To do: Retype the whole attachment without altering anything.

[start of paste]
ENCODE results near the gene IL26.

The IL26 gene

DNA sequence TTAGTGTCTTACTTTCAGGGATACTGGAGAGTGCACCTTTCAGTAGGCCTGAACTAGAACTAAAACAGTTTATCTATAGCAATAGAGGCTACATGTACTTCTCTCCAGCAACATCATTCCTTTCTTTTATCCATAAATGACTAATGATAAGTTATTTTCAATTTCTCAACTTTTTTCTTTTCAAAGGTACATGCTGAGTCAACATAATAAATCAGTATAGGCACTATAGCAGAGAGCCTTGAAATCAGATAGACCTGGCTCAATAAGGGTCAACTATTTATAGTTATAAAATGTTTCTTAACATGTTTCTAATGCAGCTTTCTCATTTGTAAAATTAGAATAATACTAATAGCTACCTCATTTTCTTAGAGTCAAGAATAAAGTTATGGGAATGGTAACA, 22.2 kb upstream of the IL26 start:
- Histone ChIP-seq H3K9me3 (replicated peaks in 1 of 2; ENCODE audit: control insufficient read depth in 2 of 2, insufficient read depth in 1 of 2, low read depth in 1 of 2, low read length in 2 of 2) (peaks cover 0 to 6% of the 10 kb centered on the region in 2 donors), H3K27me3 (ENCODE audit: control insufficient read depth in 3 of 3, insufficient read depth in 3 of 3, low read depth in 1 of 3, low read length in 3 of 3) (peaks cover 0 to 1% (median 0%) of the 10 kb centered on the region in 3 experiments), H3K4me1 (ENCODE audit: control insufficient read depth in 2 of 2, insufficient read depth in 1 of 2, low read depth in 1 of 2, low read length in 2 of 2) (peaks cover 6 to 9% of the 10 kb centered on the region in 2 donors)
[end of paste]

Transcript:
ENCODE results near the gene IL26.

The IL26 gene

DNA sequence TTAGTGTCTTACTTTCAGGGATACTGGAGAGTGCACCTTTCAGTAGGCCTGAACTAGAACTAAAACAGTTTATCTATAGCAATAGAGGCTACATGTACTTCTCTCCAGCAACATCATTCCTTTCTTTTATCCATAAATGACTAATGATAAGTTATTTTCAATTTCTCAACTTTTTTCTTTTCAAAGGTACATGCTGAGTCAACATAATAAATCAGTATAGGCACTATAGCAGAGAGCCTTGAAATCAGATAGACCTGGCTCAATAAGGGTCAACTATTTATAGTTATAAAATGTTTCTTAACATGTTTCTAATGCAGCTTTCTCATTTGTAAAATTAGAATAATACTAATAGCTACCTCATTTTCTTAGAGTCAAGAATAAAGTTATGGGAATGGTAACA, 22.2 kb upstream of the IL26 start:
- Histone ChIP-seq H3K9me3 (replicated peaks in 1 of 2; ENCODE audit: control insufficient read depth in 2 of 2, insufficient read depth in 1 of 2, low read depth in 1 of 2, low read length in 2 of 2) (peaks cover 0 to 6% of the 10 kb centered on the region in 2 donors), H3K27me3 (ENCODE audit: control insufficient read depth in 3 of 3, insufficient read depth in 3 of 3, low read depth in 1 of 3, low read length in 3 of 3) (peaks cover 0 to 1% (median 0%) of the 10 kb centered on the region in 3 experiments), H3K4me1 (ENCODE audit: control insufficient read depth in 2 of 2, insufficient read depth in 1 of 2, low read depth in 1 of 2, low read length in 2 of 2) (peaks cover 6 to 9% of the 10 kb centered on the region in 2 donors)